We usually do a round of sharing about our personal lives, people's advances in personal development and the problems they face, or whatever they want to share with the group. If discussing is allowed (i.e. on his time, a person can take feedback and answer more questions from other members of the group), it can be very illuminating, but will likely take the whole evening. If there's no moderator, discussions can grow out of hand trying to "figure out" one situation for an hour. However, one or two experiences like that and people understand it's undesirable. A short version of the sharing round is with a "talking stick", only the person who has the talking stick speaks (or remains silent enjoying the moment, if he wishes), the only reaction to what was shared is a "thank you" when the stick is passed on. A medium way to do it is with one person moderating the discussion or being the only one to ask questions. The advantage of having a moderator is that, he can encourage people to look at how they feel about stuff they are sharing, or help them get to the main point, if necessary - but it's not an easy role and makes the circle less egalitarian. The parameters of the circle have to be given in the beginning, it's very hard to influence how it's going halfway through.
    It's important that the atmosphere of the circle is friendly, welcoming, accepting of differences. People severely miss a place to share and connect from the heart in their daily lives. (Or is it because I chose somewhat lonely people for the group in the first place? I don't know.) It works for us - I'm not sure what to do if it doesn't work in some group. I think setting and communicating the intention to share without judging is important.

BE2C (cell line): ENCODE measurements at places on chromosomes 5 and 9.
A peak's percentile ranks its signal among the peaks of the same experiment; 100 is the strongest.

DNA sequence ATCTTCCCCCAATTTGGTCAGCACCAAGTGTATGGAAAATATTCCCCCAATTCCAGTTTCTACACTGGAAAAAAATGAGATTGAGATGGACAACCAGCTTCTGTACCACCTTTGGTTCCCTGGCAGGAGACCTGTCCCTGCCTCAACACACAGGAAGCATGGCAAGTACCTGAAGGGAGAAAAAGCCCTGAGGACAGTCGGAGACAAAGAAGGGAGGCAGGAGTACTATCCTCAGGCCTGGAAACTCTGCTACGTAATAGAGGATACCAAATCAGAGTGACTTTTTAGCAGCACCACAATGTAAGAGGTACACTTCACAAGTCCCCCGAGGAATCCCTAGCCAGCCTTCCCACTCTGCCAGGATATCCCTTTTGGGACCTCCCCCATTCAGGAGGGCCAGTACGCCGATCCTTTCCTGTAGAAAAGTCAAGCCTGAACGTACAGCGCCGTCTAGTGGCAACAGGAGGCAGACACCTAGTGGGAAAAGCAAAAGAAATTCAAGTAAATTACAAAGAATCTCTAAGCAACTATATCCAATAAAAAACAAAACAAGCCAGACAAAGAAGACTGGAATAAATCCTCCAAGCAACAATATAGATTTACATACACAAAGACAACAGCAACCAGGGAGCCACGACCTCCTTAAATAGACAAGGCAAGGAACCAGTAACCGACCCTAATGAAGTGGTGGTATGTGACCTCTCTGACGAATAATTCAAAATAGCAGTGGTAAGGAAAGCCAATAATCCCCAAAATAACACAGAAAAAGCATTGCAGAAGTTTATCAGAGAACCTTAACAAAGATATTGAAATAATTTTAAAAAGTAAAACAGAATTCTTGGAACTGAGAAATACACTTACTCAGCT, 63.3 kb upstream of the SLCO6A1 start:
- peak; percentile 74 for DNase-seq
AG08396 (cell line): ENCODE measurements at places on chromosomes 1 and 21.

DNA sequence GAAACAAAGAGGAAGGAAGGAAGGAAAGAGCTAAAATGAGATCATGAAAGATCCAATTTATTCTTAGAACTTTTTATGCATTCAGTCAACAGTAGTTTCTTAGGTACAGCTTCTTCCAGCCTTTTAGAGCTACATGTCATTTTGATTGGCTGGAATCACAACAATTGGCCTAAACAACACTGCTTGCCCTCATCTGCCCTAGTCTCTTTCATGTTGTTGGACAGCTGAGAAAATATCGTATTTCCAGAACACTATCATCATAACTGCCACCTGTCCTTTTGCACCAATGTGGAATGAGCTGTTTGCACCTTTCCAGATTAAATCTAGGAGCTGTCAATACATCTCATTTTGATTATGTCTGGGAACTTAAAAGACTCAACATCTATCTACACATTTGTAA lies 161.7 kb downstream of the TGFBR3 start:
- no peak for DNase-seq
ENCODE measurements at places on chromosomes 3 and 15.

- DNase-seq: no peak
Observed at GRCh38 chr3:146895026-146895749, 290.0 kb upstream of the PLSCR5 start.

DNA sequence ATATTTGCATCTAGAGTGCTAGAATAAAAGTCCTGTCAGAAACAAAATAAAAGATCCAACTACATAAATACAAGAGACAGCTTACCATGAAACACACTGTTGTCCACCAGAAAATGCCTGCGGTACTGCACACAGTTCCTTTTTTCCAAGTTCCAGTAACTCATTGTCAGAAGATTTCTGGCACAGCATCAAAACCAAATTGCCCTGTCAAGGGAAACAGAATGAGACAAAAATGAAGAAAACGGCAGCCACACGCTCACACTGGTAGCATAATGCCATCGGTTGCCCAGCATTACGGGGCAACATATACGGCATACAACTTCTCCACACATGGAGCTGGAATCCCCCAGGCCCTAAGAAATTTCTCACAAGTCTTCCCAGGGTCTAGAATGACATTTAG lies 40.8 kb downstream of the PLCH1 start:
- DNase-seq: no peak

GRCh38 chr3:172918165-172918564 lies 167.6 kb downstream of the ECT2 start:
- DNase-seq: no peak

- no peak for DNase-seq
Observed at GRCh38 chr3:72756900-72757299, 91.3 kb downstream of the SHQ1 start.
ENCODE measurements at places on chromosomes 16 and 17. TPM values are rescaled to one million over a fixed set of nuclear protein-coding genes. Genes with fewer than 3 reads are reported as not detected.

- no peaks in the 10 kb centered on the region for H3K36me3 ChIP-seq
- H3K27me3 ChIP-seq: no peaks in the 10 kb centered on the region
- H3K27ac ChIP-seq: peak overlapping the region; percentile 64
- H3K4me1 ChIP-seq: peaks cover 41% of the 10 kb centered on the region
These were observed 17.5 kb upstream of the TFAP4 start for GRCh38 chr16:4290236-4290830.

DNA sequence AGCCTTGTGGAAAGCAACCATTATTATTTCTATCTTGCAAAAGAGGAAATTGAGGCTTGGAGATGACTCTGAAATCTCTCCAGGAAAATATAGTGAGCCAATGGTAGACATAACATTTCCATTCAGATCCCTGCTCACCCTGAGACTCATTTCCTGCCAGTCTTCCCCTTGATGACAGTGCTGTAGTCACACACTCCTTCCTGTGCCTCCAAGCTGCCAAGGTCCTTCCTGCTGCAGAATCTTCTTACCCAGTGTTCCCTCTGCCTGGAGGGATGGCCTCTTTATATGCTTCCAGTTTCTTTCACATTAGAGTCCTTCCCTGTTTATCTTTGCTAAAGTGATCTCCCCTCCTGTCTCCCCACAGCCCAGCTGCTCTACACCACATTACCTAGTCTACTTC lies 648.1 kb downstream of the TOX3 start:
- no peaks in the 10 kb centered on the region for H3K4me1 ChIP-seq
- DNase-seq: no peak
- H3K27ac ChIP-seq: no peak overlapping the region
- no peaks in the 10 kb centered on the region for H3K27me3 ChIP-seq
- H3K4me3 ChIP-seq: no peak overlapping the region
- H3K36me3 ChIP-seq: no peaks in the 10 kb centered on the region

When there's an idea, less attention is given to talking, and there's another exercise(s), small or big. 
    Not everyone comes to every meeting, which is ok. But it's much better if people want to come at least semi-regularly. After 10 meetups, increasingly personal topics are discussed, and the group can do slightly more advanced stuff. This means, incorporating someone new becomes more difficult.
    I'm times and again amazed, how well the group receives new stuff. I thought at first inexperienced people might be weirded out by yoga exercises, free dance, constellations, rituals. Turns out everyone joins in just fine. We're going slowly though. Last time, we tried Osho's shaking meditation (my bf is leading this one, I don't have the experience) for half the time it's supposed to take, just because we were not sure what effect it would have on everyone. We're going for the full-length next time. 
    What I'm a little unsure about is the interpersonal relationships bit. I'm aware that therapeutic groups usually don't include partners, are time-limited, etc., and this setting is there for a reason. I'm aware though that not everyone necessarily likes everyone & on the contrary, I'm not looking forward to any possible love affairs :). But so far ... to me it feels like my friendships are growing strong and we're getting the best out of it.
    As people learned "how it works" and also as there are multiple strong personalities, I feel less and less like a leader of the group. I'm learning to accept directions I didn't quite envision